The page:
The distinctive fiery taste of ginger has long established it as a favorite ingredient in a multitude of sweet and savory dishes. Its spicy, earthy flavor adds depth to curries, a welcome heat to chutneys and enhances the flavor of delicious treats like carrot cake, not to mention taking center stage in gingerbread. And though it’s quite common to add a small amount to juices to give them a kick, did you know ginger shots are also a thing?
We’re all familiar with popular ginger-based drinks such as ginger ale and ginger beer, and you may have even tried drinks from your local juice bar that have a kick of ginger. But have you ever wondered how to juice ginger at home? This hard root doesn’t necessarily look like it contains much juice, but then, neither does kale and we manage to get juice shots out of that, so why not ginger?
We wanted to know how easy it is to juice ginger at home, so while we were reviewing one of the best juicers, we attempted to juice ginger. Our aim was to figure out how to do it, whether it needs peeling, and whether a domestic juicer could cope with this tough, fibrous root, not to mention how much juice you get from a chunk of ginger root, so read on to see how we got on…
Why juice ginger?
Well, aside from the obvious fiery kick that some people swear by as an alternative to caffeine in the mornings, ginger has numerous reported health benefits. Most of us have heard of its potential to reduce feelings of nausea, though if you do feel nauseous, a whole shot of ginger juice is probably the last thing you’ll want. But it’s also been used medicinally for thousands of years, and while much evidence is anecdotal there is evidence of real health benefits.
According to a clinical dietician at Johns Hopkins Medicine, ginger can support your well-being. It contains 400 natural compounds, including anti-inflammatory compounds and antioxidants. It’s also reportedly good for aiding digestion as well as gut health.
Do I need a juicer?
Without a juicing appliance, you’re going to struggle to efficiently extract all the juice from ginger. A bit of Googling will lead you to various recipes and ways of doing it. But we figure life’s too short to be shredding ginger and straining it through a cheesecloth to extract what is likely to be a very small quantity of juice! You may as well just consume your ginger in other ways, like adding it to stir fries or making ginger tea. So based on this, we only experimented with juicing ginger in a juicer.
How to juice ginger
The first question is whether ginger needs to be peeled before juicing and actually this one is pretty easy to answer. The skin isn’t tough, in fact it’s far thinner and more delicate than the root itself, so a juicer that can cope with ginger can easily discard the skin and there’s no need to peel it first. This is great news because it reduces the prep time, especially since ginger can be fiddly to peel.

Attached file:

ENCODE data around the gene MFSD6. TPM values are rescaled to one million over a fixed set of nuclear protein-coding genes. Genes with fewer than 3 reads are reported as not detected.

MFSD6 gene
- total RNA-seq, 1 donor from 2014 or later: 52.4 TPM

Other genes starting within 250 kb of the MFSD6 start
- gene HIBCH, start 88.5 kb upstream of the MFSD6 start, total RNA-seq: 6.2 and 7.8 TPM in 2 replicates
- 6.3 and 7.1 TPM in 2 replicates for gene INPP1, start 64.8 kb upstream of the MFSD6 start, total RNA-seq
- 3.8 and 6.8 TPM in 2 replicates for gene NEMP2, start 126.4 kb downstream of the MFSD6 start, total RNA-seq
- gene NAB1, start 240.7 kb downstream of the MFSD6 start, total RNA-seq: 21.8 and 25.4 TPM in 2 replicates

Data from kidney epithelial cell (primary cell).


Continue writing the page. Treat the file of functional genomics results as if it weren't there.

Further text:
When it comes to how much you need to cut up the ginger, this will depend on your juicer. It’s always worth having a read through the user manual to see what the product manufacturer advises. We had a look through the manuals for the top three juicers in our best juicer guide to see what they advise. Breville the Juice Fountain Cold offers no advise on juicing ginger, neither does the AMZCHEF slow juicer. The Nutribullet juicer advises juicing ginger on the higher speed setting and where ginger is listed in the included recipe book, it suggests juicing 2 inch pieces at a time.
We used this as a bit of a starting point and cut our unpeeled ginger into 2 inch chunks ready for juicing. We were using the Magimix Juice Expert 3, a juicer that claims to be a cold press juicer, but that works in much the same way as a centrifugal juicer. This model only has one speed, so we threw the pieces down the chute and weighed what came out of the other end.
We juiced 7oz/ 200g ginger including skin and this gave us 4.8oz/ 135g of juice, which we thought was a pretty impressive result. It’s more juice than we managed to extract from carrots in the same juicer which surprised us.
A standard ginger shot is approximately 1oz/ 30ml and we were keen to figure out how many ounces of fresh ginger are required to produce a single shot. In this particular juicer you’d need 1.5oz/ 43g fresh ginger root to make a shot, but do keep in mind this quantity will vary depending on the juicer and the type of ginger, as well as how fresh the ginger is.
All-in-all, juicing ginger isn’t tricky when you’ve got a juicer, and most juicers can handle it quite easily. If you haven’t tried juiced ginger, take it from us, it certainly has a spicy kick when you drink it on its own, plus ours had a bitter back note that we weren’t expecting. It’s a bit of an acquired taste and we think it’s nicer when added to a mixture of other fruits and vegetables – you’ll still be able to enjoy all the health benefits this way, but it might be more pleasant to drink. And, if you’re not convinced that a kick of ginger in the morning is a suitable replacement for caffeine, head over to our roundup of the best espresso machines for something to really wake you up in the morning.